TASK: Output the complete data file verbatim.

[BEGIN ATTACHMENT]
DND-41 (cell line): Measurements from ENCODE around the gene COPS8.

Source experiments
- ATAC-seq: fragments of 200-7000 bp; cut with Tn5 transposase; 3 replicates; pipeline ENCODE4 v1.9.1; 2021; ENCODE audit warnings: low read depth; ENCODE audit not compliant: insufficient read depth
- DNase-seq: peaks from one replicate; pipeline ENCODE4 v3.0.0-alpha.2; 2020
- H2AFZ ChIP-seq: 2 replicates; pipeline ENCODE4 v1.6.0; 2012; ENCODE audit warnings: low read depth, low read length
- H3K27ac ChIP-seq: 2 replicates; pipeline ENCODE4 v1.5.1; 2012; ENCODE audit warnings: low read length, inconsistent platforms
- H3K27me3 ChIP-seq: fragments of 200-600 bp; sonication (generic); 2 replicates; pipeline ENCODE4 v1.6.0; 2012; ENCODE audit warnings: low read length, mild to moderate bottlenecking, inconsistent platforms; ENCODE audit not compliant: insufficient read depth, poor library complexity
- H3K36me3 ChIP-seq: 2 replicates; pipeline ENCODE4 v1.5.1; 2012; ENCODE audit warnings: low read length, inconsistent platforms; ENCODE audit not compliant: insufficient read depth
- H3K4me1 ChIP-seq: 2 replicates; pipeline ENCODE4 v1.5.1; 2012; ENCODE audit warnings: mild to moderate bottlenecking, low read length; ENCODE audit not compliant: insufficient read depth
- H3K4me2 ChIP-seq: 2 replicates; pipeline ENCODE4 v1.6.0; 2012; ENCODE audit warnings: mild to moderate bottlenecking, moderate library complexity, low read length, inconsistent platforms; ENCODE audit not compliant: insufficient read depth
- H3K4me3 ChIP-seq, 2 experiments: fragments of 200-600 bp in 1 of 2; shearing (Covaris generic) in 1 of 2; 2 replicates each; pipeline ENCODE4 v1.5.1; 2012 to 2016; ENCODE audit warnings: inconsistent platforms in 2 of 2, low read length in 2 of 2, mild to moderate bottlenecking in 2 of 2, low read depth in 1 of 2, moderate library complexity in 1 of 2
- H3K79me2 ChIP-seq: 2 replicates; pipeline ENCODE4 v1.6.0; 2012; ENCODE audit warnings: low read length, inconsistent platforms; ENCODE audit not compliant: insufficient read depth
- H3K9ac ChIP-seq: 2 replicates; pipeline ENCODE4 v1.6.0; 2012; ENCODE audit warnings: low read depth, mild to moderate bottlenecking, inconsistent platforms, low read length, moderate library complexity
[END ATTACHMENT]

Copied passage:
DND-41 (cell line): Measurements from ENCODE around the gene COPS8.

Source experiments
- ATAC-seq: fragments of 200-7000 bp; cut with Tn5 transposase; 3 replicates; pipeline ENCODE4 v1.9.1; 2021; ENCODE audit warnings: low read depth; ENCODE audit not compliant: insufficient read depth
- DNase-seq: peaks from one replicate; pipeline ENCODE4 v3.0.0-alpha.2; 2020
- H2AFZ ChIP-seq: 2 replicates; pipeline ENCODE4 v1.6.0; 2012; ENCODE audit warnings: low read depth, low read length
- H3K27ac ChIP-seq: 2 replicates; pipeline ENCODE4 v1.5.1; 2012; ENCODE audit warnings: low read length, inconsistent platforms
- H3K27me3 ChIP-seq: fragments of 200-600 bp; sonication (generic); 2 replicates; pipeline ENCODE4 v1.6.0; 2012; ENCODE audit warnings: low read length, mild to moderate bottlenecking, inconsistent platforms; ENCODE audit not compliant: insufficient read depth, poor library complexity
- H3K36me3 ChIP-seq: 2 replicates; pipeline ENCODE4 v1.5.1; 2012; ENCODE audit warnings: low read length, inconsistent platforms; ENCODE audit not compliant: insufficient read depth
- H3K4me1 ChIP-seq: 2 replicates; pipeline ENCODE4 v1.5.1; 2012; ENCODE audit warnings: mild to moderate bottlenecking, low read length; ENCODE audit not compliant: insufficient read depth
- H3K4me2 ChIP-seq: 2 replicates; pipeline ENCODE4 v1.6.0; 2012; ENCODE audit warnings: mild to moderate bottlenecking, moderate library complexity, low read length, inconsistent platforms; ENCODE audit not compliant: insufficient read depth
- H3K4me3 ChIP-seq, 2 experiments: fragments of 200-600 bp in 1 of 2; shearing (Covaris generic) in 1 of 2; 2 replicates each; pipeline ENCODE4 v1.5.1; 2012 to 2016; ENCODE audit warnings: inconsistent platforms in 2 of 2, low read length in 2 of 2, mild to moderate bottlenecking in 2 of 2, low read depth in 1 of 2, moderate library complexity in 1 of 2
- H3K79me2 ChIP-seq: 2 replicates; pipeline ENCODE4 v1.6.0; 2012; ENCODE audit warnings: low read length, inconsistent platforms; ENCODE audit not compliant: insufficient read depth
- H3K9ac ChIP-seq: 2 replicates; pipeline ENCODE4 v1.6.0; 2012; ENCODE audit warnings: low read depth, mild to moderate bottlenecking, inconsistent platforms, low read length, moderate library complexity